Prison Radio
Mumia Abu-Jamal

“John Paul Stevens on Kavanaugh.”

The late Supreme Court justice John Paul Stevens, in the last words he wrote in his life, said some interesting thing about then-judge Brett Kavanaugh. Kavanaugh, while a judge on the D.C. Federal Court, joined a three-judge panel to write an opinion in a case known as Bluman versus Federal Election Commission, 2011, where non-citizens but permanent residents sued to be granted the right to make campaign contributions. Their petition was denied.

Stevens, in his last book entitled Six Amendments published in 2014, writes glowingly of Kavanaugh, calling his work thoughtful. He quotes from his lower court opinion and even includes a color photo of the judge as well as other Supreme Court justices that he writes about in his book. Six Amendments, which lists Steven’s proposed amendments to the constitution, such as abolition of the death penalty, because it’s a violation of the Eighth Amendment, was of course published several years before the controversy that colored his confirmation hearings.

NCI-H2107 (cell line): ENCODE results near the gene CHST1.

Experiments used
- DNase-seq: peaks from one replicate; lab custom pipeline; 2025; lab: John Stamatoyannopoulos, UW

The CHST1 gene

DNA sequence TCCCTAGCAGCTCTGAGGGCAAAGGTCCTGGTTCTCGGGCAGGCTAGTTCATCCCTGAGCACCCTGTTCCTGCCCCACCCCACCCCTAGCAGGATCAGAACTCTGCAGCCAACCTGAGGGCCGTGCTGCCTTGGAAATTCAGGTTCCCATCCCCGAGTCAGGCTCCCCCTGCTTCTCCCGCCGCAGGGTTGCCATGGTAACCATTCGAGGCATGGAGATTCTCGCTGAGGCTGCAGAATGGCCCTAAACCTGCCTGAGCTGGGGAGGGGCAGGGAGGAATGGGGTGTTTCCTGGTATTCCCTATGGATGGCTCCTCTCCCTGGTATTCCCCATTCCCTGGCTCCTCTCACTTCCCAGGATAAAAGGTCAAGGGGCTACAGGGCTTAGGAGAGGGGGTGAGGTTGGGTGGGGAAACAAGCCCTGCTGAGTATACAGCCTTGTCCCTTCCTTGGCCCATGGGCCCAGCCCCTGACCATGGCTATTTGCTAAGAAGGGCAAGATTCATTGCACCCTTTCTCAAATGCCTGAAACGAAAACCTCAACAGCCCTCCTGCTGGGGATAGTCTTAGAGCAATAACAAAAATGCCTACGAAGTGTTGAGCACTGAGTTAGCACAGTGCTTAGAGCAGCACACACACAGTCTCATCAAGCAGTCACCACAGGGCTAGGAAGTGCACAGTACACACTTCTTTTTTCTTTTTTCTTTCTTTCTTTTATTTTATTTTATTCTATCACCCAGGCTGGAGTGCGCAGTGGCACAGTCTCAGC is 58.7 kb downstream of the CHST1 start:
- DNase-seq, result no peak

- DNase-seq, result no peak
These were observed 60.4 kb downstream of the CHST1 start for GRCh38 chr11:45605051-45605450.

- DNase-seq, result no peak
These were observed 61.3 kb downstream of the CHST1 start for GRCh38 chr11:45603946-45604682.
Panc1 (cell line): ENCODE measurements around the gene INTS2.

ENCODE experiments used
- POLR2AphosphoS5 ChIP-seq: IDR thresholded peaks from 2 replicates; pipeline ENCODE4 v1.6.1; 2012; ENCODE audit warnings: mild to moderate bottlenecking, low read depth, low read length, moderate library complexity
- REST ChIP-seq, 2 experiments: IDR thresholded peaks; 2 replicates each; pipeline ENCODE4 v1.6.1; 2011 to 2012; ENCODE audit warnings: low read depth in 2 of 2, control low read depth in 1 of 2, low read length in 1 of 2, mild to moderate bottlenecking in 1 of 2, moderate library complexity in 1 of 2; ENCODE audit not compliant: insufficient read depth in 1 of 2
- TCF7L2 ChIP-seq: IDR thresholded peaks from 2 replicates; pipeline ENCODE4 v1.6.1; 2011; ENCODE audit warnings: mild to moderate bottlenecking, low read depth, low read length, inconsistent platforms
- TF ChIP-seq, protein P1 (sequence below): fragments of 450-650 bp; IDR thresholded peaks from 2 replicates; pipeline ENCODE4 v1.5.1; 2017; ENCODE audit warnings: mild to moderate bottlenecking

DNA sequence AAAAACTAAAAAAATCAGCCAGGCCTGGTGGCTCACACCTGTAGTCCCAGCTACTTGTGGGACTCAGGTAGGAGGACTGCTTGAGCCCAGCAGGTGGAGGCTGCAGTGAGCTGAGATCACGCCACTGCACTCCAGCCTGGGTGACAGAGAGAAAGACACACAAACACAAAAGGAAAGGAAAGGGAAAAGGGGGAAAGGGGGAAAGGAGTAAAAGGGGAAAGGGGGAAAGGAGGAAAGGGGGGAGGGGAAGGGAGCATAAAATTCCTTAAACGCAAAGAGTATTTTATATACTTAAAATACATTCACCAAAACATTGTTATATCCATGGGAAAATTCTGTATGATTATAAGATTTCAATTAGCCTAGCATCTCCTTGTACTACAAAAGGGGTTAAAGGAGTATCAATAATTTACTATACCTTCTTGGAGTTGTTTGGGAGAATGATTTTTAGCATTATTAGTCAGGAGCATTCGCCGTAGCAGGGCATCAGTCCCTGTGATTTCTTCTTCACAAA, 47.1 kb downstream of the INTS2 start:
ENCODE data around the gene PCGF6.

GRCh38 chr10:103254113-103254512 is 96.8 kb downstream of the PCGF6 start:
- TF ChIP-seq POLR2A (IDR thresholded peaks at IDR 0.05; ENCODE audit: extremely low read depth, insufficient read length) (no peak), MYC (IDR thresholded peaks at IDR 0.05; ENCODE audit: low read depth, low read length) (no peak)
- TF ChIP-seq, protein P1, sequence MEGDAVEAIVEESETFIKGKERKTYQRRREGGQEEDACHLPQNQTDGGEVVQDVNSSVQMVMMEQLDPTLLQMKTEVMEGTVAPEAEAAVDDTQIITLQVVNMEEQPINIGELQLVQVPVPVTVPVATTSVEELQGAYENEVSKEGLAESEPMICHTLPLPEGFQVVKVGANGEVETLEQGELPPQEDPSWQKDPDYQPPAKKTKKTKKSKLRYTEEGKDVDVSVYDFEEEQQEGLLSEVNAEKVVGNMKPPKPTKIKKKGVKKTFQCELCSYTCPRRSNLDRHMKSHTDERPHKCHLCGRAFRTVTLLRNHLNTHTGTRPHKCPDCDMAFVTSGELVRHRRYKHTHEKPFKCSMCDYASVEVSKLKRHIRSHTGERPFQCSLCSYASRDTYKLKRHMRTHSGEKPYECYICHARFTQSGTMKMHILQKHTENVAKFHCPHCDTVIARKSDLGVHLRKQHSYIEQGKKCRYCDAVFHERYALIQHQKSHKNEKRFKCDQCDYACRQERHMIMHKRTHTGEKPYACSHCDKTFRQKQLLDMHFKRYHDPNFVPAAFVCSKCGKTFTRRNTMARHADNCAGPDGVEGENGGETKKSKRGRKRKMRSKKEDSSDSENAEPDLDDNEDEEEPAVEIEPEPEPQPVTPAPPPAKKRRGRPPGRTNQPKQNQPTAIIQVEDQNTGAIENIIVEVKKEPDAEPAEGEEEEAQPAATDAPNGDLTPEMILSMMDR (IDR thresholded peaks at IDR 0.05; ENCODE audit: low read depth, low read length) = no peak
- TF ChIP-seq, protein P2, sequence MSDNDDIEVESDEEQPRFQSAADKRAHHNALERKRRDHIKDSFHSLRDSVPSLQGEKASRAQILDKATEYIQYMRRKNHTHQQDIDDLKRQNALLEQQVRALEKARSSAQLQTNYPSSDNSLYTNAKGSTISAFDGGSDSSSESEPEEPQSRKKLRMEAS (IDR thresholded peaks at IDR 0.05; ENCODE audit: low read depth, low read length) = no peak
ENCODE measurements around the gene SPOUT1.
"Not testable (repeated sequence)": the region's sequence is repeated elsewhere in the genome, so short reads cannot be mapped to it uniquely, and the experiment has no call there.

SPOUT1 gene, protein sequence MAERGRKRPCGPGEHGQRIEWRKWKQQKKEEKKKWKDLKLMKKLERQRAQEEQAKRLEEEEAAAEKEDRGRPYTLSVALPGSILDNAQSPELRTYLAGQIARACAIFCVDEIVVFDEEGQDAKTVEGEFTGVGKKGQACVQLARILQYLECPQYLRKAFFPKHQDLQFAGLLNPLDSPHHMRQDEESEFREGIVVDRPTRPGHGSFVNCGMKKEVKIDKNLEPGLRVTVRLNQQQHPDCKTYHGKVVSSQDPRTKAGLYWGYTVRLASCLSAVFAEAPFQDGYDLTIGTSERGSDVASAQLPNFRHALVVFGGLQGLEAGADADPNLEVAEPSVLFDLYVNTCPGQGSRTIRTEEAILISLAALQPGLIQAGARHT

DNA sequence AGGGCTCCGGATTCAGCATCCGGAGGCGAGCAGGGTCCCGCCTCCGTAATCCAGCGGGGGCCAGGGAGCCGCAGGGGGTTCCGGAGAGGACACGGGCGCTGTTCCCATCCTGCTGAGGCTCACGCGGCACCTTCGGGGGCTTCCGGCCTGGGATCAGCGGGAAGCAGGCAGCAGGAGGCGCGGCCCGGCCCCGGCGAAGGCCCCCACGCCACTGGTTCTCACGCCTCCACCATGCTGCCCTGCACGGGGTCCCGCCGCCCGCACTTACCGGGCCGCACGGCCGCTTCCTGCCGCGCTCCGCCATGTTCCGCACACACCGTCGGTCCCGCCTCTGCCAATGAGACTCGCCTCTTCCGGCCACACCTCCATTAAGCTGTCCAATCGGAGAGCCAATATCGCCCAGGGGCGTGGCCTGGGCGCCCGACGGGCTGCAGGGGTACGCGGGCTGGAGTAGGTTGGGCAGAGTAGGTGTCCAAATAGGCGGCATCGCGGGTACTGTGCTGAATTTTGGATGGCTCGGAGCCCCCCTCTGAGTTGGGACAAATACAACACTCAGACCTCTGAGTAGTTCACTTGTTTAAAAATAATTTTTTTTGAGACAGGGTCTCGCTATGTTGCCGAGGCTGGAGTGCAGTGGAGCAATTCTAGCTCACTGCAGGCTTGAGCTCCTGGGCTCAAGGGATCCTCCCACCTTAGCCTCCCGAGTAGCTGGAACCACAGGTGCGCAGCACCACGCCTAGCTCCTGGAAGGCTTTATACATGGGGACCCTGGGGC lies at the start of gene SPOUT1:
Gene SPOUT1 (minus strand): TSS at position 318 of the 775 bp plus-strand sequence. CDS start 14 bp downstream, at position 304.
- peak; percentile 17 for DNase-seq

It does, however, provide insight into how Kavanaugh was perceived by some members of the high court. Stevens served 34 years on the court and changed several of his early opinions over time as shown in his last book Six Amendments. Steven’s past in 2019.

From imprisoned nation, this is Mumia Abu-Jamal.

These commentaries are recorded by Noelle Hanrahan of Prison Radio.